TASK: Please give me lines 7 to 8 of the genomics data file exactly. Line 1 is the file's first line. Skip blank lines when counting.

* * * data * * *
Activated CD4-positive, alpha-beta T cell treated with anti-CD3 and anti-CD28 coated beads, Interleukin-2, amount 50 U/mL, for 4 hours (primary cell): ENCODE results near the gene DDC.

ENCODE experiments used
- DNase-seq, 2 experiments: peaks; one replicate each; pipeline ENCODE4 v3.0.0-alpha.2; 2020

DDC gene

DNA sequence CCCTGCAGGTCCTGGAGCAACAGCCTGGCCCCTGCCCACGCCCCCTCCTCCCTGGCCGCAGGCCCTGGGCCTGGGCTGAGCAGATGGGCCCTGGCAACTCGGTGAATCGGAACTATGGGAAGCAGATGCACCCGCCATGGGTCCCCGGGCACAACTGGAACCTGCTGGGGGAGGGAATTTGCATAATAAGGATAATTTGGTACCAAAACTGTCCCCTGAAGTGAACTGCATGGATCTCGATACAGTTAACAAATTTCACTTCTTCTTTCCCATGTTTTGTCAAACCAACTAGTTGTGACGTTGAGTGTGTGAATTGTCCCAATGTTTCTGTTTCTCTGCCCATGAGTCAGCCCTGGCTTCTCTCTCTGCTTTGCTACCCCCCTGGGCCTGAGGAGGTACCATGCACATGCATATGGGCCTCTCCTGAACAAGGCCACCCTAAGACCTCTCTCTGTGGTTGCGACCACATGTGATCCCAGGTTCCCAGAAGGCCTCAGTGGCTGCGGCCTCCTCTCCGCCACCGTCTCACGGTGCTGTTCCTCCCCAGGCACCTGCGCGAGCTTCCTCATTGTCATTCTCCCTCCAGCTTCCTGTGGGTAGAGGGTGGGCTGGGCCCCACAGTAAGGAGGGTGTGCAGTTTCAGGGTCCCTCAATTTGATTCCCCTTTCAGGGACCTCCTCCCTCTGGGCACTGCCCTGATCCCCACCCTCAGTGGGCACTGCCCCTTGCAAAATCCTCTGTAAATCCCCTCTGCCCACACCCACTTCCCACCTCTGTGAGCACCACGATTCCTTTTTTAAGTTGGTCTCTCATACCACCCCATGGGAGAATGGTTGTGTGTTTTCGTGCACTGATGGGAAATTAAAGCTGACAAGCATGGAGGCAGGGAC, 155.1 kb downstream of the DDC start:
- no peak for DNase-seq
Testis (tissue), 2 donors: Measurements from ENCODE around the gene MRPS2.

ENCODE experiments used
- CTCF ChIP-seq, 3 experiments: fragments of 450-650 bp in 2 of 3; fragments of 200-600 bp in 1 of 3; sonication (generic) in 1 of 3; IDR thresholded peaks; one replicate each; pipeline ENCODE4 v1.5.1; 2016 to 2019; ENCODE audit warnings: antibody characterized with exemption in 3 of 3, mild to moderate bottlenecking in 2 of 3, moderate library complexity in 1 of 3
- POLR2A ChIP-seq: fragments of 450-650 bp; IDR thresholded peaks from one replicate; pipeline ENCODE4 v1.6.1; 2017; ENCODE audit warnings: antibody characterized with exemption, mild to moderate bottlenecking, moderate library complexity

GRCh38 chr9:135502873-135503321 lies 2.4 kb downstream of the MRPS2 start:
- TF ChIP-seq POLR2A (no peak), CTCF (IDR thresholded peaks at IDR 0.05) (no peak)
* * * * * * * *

Testis (tissue), 2 donors: Measurements from ENCODE around the gene MRPS2.

ENCODE experiments used